In the embodiment in which semiconductor substrate 44 is silicon, insulative layer 46 and 48 are of silicon oxide. It may be appreciated that the operation of the storage device formed by finger-like projection 32a depends in part upon the conductivity of capacitor region 38a. For this purpose it may be desirable to space conductive member 40 somewhat more closely to the surface of semiconductor substrate 44 than is the case with conductive member 42. In one embodiment, conductive member 40 is positioned closer to the surface of semiconductor substrate 44 by means of an differential step in the substrate's surface. Such a differential may be formed by etching or any other process well known to the art. It is also possible that a differential spacing may be created by selectively forming the intervening thickness of insulating layer 46.
FIG. 6 is a plan view of the memory cell pair showing sense lines 30a and 30b, finger-like projections 32a and 32b, and conductive member 40 in dotted outline. A contact pad or window 52 is disposed in the insulative oxide layer formed over conductive member 42. It may be appreciated that conductive member 42 serves as a common gate electrode for the storage devices formed by finger-like projection 32a and 32b. Therefore, a window 52 may be made with the smallest possible dimensions as determined by the resolution limits of ordinary photolithographic techniques. Thus, the gate electrode of each cell illustrated in FIG. 1 shares one half of the possible minimum area for a contact window. After the formation of contact window 52, a line of metallization 50 may be disposed over the memory cell pairs and into contact window 52. In the same manner conductive member 42 may be electrically coupled to other circuitry on the semiconductor chip and to other memory cell pairs within the memory array.
Typically, a memory cell pair made according to the present invention may have a distance, x, between the center line of sense line 30a and the center line of sense line 30b, approximately 30-35 microns. Likewise, the distance, y, between the center line of finger-like projection 32a and the center line of finger-like projection 32b, may be approximately 13 microns. Therefore, the memory cell pair size may be as small as approximately 500 microns square. A random access memory having a 16,384 bit capacity may thus be fabricated using the memory cell of the present invention on a chip size of approximately 185 mils on a side.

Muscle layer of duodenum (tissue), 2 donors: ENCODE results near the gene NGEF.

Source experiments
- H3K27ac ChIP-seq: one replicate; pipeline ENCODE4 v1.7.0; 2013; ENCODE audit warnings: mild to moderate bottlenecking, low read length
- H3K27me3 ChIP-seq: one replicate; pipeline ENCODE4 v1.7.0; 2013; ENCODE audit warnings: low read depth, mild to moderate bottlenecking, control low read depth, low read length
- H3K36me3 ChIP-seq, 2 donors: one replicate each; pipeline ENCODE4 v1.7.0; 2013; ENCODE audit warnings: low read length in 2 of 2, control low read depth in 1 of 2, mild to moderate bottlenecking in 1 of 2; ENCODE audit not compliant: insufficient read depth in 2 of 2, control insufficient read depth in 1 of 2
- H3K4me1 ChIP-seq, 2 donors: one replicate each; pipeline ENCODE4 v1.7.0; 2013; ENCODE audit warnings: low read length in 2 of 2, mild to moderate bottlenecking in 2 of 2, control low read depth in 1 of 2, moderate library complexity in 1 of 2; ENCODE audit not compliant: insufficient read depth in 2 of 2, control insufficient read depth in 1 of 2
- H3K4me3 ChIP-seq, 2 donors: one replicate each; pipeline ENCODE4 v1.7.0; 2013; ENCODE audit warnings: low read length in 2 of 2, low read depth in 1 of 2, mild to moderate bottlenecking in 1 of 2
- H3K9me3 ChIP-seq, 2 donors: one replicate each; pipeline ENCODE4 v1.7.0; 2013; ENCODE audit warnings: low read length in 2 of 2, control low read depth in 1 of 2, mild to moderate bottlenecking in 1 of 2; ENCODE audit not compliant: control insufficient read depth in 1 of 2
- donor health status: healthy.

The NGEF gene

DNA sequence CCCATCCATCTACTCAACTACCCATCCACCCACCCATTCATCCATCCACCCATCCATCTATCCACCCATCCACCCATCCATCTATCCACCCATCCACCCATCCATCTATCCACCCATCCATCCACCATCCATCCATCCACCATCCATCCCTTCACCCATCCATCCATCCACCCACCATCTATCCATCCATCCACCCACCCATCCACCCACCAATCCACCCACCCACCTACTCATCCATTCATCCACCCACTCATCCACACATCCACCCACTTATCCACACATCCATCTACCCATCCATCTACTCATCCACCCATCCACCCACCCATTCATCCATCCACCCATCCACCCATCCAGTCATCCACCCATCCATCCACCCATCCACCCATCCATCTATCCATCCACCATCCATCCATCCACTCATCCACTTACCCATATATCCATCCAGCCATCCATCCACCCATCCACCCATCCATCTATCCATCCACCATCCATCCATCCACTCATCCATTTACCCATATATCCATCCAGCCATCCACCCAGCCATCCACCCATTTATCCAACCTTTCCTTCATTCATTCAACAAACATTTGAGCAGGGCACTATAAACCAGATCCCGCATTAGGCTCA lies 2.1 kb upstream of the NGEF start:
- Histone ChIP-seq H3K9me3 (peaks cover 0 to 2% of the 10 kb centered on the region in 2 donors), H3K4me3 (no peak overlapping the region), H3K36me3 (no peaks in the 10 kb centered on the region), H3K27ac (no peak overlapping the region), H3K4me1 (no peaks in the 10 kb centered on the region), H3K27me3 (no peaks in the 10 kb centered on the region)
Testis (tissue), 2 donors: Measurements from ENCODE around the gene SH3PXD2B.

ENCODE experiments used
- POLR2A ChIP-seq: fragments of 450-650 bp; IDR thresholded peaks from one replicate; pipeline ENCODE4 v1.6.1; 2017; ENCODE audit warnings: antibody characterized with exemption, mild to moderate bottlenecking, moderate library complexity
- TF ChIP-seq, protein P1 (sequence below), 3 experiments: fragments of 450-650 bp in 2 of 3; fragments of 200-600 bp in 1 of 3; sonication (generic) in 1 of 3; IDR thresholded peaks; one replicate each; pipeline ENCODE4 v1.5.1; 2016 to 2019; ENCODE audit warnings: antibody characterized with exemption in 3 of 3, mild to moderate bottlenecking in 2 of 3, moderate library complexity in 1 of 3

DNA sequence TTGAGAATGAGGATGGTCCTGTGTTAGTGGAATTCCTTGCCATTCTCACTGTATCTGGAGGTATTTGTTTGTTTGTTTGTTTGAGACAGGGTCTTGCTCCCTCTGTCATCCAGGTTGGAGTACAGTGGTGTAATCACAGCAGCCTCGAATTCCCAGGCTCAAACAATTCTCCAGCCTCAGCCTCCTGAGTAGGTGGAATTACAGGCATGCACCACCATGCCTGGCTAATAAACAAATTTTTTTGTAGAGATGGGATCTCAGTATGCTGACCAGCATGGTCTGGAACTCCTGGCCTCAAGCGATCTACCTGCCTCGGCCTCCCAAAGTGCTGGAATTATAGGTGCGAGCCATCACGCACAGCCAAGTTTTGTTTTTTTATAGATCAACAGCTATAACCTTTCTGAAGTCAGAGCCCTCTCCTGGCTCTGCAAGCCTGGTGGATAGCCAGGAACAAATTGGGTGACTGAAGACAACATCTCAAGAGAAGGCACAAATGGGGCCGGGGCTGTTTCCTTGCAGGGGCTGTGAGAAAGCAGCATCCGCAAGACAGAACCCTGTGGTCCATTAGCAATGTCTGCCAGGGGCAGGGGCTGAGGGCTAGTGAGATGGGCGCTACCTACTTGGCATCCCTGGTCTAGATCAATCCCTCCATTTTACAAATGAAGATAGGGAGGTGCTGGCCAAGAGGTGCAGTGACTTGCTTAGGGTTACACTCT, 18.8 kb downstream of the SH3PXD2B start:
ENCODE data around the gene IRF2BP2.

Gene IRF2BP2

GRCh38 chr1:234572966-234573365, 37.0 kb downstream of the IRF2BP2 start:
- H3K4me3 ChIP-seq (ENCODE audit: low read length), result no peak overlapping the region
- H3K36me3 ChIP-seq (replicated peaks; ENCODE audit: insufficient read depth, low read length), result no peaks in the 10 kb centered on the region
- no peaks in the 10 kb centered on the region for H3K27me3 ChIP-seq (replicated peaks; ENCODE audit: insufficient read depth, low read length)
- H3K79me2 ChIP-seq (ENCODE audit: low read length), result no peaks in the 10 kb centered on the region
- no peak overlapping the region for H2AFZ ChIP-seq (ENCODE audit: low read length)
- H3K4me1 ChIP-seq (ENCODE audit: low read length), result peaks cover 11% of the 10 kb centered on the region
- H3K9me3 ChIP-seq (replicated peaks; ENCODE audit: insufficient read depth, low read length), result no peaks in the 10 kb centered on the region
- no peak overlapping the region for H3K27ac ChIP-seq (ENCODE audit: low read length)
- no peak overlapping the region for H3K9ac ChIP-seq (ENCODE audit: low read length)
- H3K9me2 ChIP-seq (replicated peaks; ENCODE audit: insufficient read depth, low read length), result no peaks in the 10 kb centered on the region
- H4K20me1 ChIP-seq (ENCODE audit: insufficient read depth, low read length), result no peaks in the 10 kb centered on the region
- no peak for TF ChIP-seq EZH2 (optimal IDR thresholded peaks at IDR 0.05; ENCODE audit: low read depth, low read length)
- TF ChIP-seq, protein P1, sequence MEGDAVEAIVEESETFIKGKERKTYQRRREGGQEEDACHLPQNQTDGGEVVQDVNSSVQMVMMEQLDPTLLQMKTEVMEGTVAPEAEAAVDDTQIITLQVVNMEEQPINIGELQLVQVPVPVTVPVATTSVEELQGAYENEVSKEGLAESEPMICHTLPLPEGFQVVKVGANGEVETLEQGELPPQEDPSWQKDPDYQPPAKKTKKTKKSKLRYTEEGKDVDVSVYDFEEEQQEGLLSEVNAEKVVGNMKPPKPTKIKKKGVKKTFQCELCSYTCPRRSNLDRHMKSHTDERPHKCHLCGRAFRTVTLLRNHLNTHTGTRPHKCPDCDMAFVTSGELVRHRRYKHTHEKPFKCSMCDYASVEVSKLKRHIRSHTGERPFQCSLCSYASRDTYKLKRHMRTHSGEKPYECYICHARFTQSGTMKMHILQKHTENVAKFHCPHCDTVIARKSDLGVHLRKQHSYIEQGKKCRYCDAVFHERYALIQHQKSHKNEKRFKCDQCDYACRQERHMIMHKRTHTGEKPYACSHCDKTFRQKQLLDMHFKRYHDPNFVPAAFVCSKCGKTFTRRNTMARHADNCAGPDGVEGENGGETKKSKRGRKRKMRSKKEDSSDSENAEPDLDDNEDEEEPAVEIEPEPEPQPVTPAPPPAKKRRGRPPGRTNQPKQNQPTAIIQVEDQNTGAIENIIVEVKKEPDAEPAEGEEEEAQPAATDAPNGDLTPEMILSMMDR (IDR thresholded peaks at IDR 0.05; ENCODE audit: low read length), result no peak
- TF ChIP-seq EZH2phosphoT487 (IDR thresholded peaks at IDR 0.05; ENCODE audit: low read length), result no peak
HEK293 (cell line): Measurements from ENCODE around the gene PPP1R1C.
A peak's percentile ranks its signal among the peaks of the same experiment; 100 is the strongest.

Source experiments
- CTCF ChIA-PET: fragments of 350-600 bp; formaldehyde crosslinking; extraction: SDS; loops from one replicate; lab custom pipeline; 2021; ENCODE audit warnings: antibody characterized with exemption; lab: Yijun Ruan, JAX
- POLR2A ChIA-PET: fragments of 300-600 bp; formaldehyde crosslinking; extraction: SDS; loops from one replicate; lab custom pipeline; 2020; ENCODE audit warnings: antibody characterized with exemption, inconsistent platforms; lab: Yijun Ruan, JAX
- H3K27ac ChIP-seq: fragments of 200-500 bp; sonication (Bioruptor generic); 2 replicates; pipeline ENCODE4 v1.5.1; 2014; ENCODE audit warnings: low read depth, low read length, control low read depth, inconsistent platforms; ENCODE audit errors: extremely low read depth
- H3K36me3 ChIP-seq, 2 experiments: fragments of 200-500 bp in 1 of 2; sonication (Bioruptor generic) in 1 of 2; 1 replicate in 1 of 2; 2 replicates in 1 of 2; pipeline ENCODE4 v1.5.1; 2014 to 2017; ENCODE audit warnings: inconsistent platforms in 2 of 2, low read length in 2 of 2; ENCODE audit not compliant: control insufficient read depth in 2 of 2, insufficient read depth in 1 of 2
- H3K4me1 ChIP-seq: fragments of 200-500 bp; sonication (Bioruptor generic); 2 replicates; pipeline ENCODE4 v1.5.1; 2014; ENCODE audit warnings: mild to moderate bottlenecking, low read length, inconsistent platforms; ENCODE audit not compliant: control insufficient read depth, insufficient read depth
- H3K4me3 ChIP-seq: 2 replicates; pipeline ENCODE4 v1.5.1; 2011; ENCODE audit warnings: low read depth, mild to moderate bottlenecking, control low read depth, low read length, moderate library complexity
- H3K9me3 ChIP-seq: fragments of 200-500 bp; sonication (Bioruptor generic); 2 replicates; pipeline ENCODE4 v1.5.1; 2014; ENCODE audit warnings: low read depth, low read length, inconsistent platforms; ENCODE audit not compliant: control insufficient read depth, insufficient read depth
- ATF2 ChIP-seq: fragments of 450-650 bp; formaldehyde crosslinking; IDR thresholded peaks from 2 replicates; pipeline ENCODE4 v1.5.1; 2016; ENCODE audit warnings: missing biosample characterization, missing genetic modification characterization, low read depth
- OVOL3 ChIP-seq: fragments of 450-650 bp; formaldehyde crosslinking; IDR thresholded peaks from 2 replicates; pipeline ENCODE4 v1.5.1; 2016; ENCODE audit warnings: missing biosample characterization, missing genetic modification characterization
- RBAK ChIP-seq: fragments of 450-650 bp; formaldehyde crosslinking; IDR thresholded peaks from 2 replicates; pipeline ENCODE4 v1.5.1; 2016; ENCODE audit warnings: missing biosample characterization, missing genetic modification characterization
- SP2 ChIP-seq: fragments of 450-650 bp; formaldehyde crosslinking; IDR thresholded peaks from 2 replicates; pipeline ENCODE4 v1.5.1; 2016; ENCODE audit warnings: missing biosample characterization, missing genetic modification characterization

A memory array fabricated according to the present invention may be better visualized by viewing FIG. 7 which shows a plan view of a portion of such a memory array. Four sense lines 30a, 30b, 30c and 30d are illustrated as disposed in semiconductor substrate 44. Finger-like projections 32a and 32b form a first memory cell pair having a conductive member 42ab as its gate electrode. For clarity and simplicity, other elements of the present invention, such as conductive member 40, have been omitted from the illustration. Likewise, finger-like projections 31a and 31b, together with electrode 42bc, and finger-like projections 33a and 33b, together with conductive member 42cd, form a second and third memory cell pair, respectively. Similar memory cell pairs are shown as coupled to conductive members 41ab and 41cd. Each gate electrode has a contact window in which one of the word select lines 50a, 50b or 50c is disposed. Thus, it can be easily seen that a memory cell pair between every other pair of sense lines will be connected to a common word select line 50a, 50b or 50c (the rows of FIG. 1). Likewise, the memory cell pairs located between adjacent pairs of sense lines will be coupled to one of two common sense lines, such as lines 30a, 30b, 30c or 30d, in an alternating interdigitated pattern. (The columns of FIG. 1.) Finally, the gate electrodes located between nonadjacent pairs of sense lines will be electrically coupled to a single word select line, such as conductive members 42ab and 42cd.
Therefore, by constructing storage devices according to the present invention and by combining such devices in memory cell pairs according to the topology disclosed, a high density memory cell array may be fabricated without decreasing the cell to sense line capacitance ratio. It is to be understood that further modifications and alterations may be made by those with ordinary skill in the art without departing from the spirit and scope of the present invention.
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|U.S. Classification||257/313, 365/182, 257/E27.085, 365/102, 365/168, 365/149, 257/E27.034|
|International Classification||H01L27/108, H01L27/07, H01L21/8242, G11C11/404, H01L27/10, G11C11/35|
|Cooperative Classification||H01L27/0733, G11C11/35, H01L27/10805, G11C11/404|
|European Classification||H01L27/07F4C, H01L27/108F, G11C11/404, G11C11/35|